Estonian branch of Danske Bank at centre of money-laundering investigation

Denmark’s largest bank is investigating 150 billion US dollars worth of transactions to find out if companies with ties to Russia used it to launder money.

Danske Bank is due to share its findings on 19 September 2018. However, according to The Wall Street Journal, sources have said that funds flowed through a small branch of Danske Bank in Estonia between 2007 and 2015 and involved money from Russia, Azerbaijan and Moldova.

“It is very serious. If you look at this scandal, you can compare it to the most serious money laundering scandals in Europe. It’s a disaster for the bank,” said Jakob Dedenroth Bernhoft, a Danish expert on money laundering.

“Any conclusions should be drawn on the basis of verified facts and not fragmented pieces of information taken out of context…As we have previously communicated, it is clear that the issues related to the portfolio were bigger than we had previously anticipated,” Ole Andersen, Danske Bank’s chairman, said in a statement.

The ongoing scandal has already had a huge impact on the Danish bank, including the loss of some hefty accounts. As the Financial Times reported in July 2018, Unity Technologies, one of Denmark’s largest start-ups, valued at 2.6 billion US dollars, pulled their account from Danske Bank. The tech company was more than satisfied with the bank, however in light of the scandal made a conscious decision to transfer its funds out of the bank.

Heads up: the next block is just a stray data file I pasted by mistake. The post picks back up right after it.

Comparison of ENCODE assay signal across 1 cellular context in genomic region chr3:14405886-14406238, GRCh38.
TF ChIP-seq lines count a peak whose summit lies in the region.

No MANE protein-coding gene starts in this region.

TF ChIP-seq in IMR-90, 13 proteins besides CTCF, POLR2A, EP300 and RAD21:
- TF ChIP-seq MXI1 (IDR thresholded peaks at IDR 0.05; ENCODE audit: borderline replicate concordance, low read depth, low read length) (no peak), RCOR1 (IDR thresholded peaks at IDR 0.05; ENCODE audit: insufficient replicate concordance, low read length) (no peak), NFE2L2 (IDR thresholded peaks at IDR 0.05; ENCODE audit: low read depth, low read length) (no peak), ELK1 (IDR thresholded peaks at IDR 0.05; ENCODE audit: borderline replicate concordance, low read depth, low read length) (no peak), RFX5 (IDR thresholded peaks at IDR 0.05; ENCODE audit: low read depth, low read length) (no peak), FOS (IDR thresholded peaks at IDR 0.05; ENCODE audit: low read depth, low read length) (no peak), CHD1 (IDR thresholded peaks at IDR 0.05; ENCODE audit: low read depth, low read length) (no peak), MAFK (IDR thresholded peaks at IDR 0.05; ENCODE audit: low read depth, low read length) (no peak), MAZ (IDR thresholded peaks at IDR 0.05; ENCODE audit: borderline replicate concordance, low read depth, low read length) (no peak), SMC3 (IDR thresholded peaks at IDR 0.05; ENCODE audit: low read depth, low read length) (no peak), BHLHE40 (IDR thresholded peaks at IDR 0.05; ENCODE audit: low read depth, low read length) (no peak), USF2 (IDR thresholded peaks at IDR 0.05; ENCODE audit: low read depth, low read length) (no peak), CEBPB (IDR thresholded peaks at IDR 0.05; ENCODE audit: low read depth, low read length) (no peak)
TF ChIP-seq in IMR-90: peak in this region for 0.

“Management should not just ensure that their business follows the law (as you apparently have done), but also make sure their actions can withstand the light of day. And there you have failed so seriously that we your customers need to draw the consequences and move on,” David Helgason, co-founder of Unity Technologies wrote in an open letter on Facebook.

The bigger issue at hand is the fact that after all the allegations and changes in management of the Estonian branch, Danske Bank only started its formal investigation just over a year ago, after newspaper Berlingske revealed alleged misconduct at the branch. According to Reuters, the probe has been lead by Danish law firm Bruun and Hjejle.

“The investigations into the portfolio of non-resident customers in Estonia are being finalised, and conclusions are expected to be shared on 19 September,” announced Danske Bank in a statement.

To make things worse for Danske Bank, the value of its shares has hit an all time low in light of the money-laundering claims, with many financial analysts announcing that they would not recommend clients buy shares in the bank.

In addition, the bank has lost credibility. “The percentage of Danes who find the bank credible has fallen to 58 per cent this year from 70-75 per cent over the previous two years, according to new figures from polling firm Voxmeter,” claimed a Reuters report.

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